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Sprinters Voting With Their Feet


This is a post that's designed to make you say bah. This post is designed to bring out the reactionary in you; the part of you that hates change and/or thinks things should always be the way you like it.

Below are two lists of sprinters. Which column do you like?

Column A--------------------Column B

Mark Cavendish-----------Andre Greipel

Tom Boonen---------------Tyler Farrar

Heinrich Haussler--------Oscar Freire (Graeme Brown)

Matti Breschel-------------Alessandro Petacchi (Danilo Hondo)

Francesco Chicchi-------Daniele Bennati (Fabio Sabatini)

Theo Bos-------------------William Bonnet

JJ Haedo-------------------Lucas Haedo

Peter Sagan---------------Francesco Ginanni

Robbie Hunter------------Robbie McEwen

Bernard Eisel-------------Wouter Weylandt

Tom Leezer----------------Greg Henderson

Alexander Kristoff--------Robert Forster

It should be obvious by now that the list on the left is from the Tour of California while the list on the right is from the Giro d'Italia. Sprinters on the startlists for both races. Yep, there are more sprinters in both races but as you can see from the bottom of the lists, the quality drops off so I am not naming them. I added Freire and Benna to the Giro's start list since they were slotted for there-and I added their understudies, Brownie and Sabatini.  I did not add any American Continental sprinters, which is an omission.

As we know, the Giro is  a Grand Tour, meaning that there are 22 Pro Tour and Pro Continental teams that I am culling the best sprinters from. California is only a .HC race (this year), meaning there are only seven Pro Tour teams and two Pro Conti teams along with seven Continental teams-none of which I picked a sprinter from. Just a quick glance shows that the two lists are comparable even though one might think the Giro with its greater prestige and over twice as many teams at the highest level would have many more. That was indeed the case last year when the race that was opposite the Giro was the Volta a Catalunya, a Pro Tour race with a team lineup comparable to the Giro's. Clearly the ToC is doing a better job attracting a high level field than Catalunya did.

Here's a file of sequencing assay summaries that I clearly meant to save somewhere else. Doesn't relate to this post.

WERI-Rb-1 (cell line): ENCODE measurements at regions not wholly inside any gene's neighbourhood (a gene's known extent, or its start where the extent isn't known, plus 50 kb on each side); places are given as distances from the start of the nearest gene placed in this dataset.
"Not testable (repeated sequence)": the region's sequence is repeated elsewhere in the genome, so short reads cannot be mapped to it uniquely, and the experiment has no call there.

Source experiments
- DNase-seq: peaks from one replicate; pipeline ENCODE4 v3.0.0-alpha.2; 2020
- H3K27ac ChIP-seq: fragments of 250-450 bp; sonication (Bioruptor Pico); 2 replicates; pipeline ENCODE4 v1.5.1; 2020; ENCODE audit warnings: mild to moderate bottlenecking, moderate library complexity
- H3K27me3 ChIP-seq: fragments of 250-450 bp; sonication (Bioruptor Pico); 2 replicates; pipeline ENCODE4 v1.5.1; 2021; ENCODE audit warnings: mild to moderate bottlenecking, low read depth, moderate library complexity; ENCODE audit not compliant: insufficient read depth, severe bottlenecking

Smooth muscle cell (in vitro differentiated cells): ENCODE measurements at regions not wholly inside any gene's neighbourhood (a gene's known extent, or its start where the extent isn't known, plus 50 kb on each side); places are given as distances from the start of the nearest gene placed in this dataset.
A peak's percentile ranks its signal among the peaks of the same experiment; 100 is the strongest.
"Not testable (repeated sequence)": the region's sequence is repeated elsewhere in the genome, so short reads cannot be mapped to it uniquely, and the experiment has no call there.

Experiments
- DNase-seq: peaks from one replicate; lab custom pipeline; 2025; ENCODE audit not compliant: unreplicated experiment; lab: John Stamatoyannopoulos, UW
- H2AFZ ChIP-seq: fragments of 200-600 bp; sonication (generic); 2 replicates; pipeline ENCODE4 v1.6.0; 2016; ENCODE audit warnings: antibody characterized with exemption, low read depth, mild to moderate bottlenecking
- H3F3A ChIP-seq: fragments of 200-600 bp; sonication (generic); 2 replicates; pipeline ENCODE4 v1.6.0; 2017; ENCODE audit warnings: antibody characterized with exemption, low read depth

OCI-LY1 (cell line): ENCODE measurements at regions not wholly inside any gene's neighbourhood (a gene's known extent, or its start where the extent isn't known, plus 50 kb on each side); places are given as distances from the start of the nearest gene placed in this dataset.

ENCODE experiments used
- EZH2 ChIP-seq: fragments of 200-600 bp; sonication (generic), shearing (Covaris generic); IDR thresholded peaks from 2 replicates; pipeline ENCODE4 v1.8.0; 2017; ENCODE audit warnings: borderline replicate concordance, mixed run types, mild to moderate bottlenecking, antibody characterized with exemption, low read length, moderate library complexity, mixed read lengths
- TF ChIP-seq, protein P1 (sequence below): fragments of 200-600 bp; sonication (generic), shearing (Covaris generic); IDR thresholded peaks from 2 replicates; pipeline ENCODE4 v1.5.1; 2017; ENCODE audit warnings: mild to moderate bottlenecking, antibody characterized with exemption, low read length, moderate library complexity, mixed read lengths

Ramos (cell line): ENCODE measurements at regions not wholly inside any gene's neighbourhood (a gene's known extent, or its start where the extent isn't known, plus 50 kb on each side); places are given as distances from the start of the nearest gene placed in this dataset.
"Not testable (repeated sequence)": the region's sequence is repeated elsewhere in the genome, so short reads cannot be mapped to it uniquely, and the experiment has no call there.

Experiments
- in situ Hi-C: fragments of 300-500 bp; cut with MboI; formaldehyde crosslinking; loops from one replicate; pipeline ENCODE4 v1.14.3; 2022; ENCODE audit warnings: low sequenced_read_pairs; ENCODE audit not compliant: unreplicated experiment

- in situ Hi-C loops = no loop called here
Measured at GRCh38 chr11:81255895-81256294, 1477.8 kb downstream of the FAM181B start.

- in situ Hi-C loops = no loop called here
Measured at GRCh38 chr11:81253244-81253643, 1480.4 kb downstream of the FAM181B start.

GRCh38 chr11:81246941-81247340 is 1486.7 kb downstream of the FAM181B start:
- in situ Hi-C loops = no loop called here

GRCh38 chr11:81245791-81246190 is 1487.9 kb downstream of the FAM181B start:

Below the fold I will look at how the Giro and California are comparable.

The following stats do not include any results in the Giro or (obviously) the ToC:

Total VDS points of these sprinters: ToC-3.532. Giro-3,152

Total wins: ToC-23, Giro-28 (Greipel with 11)

Total wins in  VDS races: ToC-17, Giro-5

The biggest win here is Oscarito's Milan-Sanremo win. Next is Eisel's Gent-Wevelgem. Farrar's Scheldepris' win is matched by JJ Haedo's Rund um Koln and  victory. The rest are stage wins.

Winners of points competitions in the major stage races:

Graeme Brown @ Murcia

Peter Sagan @ Paris-Nice

Average age of the two sprinters lists: ToC-26.91 (Hunter oldest @ 33); Giro-30.48 (McEwen oldest @ 38)

Total Virtual Musette points: ToC: 50 (Boonen-42); Giro: 127.5 (Petacchi-43, Freire-41.5)

Virtual Musette is an indicator of a rider's place in history.  Boonen, Petacchi, and Freire have established themselves as among the all-time greats.


Two keys here to understand the differences between the two lists of sprinters. First, the a ge difference is big. As I have said before, athletes make their reputation in their 20's and life off their reputation in their 30's. The ToC list has only one rider older than 30 (Hunter). The Giro list has seven-Petacchi, McEwen, Henderson, Forster, Hondo, Brown, and Freire. The Virtual Musette points comparison says basically the Giro has a bunch of sprinters at the end of some very distinguished careers, while the ToC list has a bunch of sprinters who have just entered the elite ranks and will (probably) grow their palmares in the next decade. If you were in a Keeper fantasy league, there's no question which list you would take.  (The ToC list for those not that into fantasy stuff.)